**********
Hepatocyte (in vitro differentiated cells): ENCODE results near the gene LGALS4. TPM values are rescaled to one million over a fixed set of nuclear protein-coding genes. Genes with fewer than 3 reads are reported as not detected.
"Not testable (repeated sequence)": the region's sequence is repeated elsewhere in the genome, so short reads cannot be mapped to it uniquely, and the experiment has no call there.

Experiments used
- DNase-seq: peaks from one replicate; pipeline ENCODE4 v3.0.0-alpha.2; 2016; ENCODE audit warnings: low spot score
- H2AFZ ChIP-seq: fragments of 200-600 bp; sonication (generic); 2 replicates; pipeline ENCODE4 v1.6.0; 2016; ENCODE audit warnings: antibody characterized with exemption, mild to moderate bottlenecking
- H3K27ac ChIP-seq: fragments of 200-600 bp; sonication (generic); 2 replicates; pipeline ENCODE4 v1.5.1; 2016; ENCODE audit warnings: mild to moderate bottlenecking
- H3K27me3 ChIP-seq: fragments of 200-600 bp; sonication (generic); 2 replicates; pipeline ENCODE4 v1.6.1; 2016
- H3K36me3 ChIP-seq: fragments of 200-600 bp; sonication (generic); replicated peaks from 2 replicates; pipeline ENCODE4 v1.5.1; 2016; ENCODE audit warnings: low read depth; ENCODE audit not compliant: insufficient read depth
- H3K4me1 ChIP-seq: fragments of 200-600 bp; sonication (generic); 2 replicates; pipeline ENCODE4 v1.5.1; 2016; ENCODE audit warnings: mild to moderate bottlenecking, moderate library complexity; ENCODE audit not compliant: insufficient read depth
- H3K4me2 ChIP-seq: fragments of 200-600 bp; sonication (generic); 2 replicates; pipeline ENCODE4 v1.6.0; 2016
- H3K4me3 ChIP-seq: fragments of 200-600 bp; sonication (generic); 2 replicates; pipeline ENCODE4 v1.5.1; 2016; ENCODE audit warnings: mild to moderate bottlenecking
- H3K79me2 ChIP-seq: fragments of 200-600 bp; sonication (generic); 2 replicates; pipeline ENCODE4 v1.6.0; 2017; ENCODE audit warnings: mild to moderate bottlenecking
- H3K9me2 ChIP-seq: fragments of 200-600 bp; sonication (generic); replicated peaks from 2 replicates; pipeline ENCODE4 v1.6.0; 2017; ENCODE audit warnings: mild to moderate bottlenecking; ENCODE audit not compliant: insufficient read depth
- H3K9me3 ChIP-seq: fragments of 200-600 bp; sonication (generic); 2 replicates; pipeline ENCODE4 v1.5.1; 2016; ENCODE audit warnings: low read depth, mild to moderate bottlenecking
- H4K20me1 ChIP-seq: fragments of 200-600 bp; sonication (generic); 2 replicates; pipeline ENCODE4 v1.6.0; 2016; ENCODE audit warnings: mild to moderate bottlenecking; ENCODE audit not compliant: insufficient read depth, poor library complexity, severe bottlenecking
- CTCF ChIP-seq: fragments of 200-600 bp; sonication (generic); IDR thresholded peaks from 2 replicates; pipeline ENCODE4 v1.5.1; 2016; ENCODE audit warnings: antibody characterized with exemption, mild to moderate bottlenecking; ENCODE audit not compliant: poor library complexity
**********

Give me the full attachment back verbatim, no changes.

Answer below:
Hepatocyte (in vitro differentiated cells): ENCODE results near the gene LGALS4. TPM values are rescaled to one million over a fixed set of nuclear protein-coding genes. Genes with fewer than 3 reads are reported as not detected.
"Not testable (repeated sequence)": the region's sequence is repeated elsewhere in the genome, so short reads cannot be mapped to it uniquely, and the experiment has no call there.

Experiments used
- DNase-seq: peaks from one replicate; pipeline ENCODE4 v3.0.0-alpha.2; 2016; ENCODE audit warnings: low spot score
- H2AFZ ChIP-seq: fragments of 200-600 bp; sonication (generic); 2 replicates; pipeline ENCODE4 v1.6.0; 2016; ENCODE audit warnings: antibody characterized with exemption, mild to moderate bottlenecking
- H3K27ac ChIP-seq: fragments of 200-600 bp; sonication (generic); 2 replicates; pipeline ENCODE4 v1.5.1; 2016; ENCODE audit warnings: mild to moderate bottlenecking
- H3K27me3 ChIP-seq: fragments of 200-600 bp; sonication (generic); 2 replicates; pipeline ENCODE4 v1.6.1; 2016
- H3K36me3 ChIP-seq: fragments of 200-600 bp; sonication (generic); replicated peaks from 2 replicates; pipeline ENCODE4 v1.5.1; 2016; ENCODE audit warnings: low read depth; ENCODE audit not compliant: insufficient read depth
- H3K4me1 ChIP-seq: fragments of 200-600 bp; sonication (generic); 2 replicates; pipeline ENCODE4 v1.5.1; 2016; ENCODE audit warnings: mild to moderate bottlenecking, moderate library complexity; ENCODE audit not compliant: insufficient read depth
- H3K4me2 ChIP-seq: fragments of 200-600 bp; sonication (generic); 2 replicates; pipeline ENCODE4 v1.6.0; 2016
- H3K4me3 ChIP-seq: fragments of 200-600 bp; sonication (generic); 2 replicates; pipeline ENCODE4 v1.5.1; 2016; ENCODE audit warnings: mild to moderate bottlenecking
- H3K79me2 ChIP-seq: fragments of 200-600 bp; sonication (generic); 2 replicates; pipeline ENCODE4 v1.6.0; 2017; ENCODE audit warnings: mild to moderate bottlenecking
- H3K9me2 ChIP-seq: fragments of 200-600 bp; sonication (generic); replicated peaks from 2 replicates; pipeline ENCODE4 v1.6.0; 2017; ENCODE audit warnings: mild to moderate bottlenecking; ENCODE audit not compliant: insufficient read depth
- H3K9me3 ChIP-seq: fragments of 200-600 bp; sonication (generic); 2 replicates; pipeline ENCODE4 v1.5.1; 2016; ENCODE audit warnings: low read depth, mild to moderate bottlenecking
- H4K20me1 ChIP-seq: fragments of 200-600 bp; sonication (generic); 2 replicates; pipeline ENCODE4 v1.6.0; 2016; ENCODE audit warnings: mild to moderate bottlenecking; ENCODE audit not compliant: insufficient read depth, poor library complexity, severe bottlenecking
- CTCF ChIP-seq: fragments of 200-600 bp; sonication (generic); IDR thresholded peaks from 2 replicates; pipeline ENCODE4 v1.5.1; 2016; ENCODE audit warnings: antibody characterized with exemption, mild to moderate bottlenecking; ENCODE audit not compliant: poor library complexity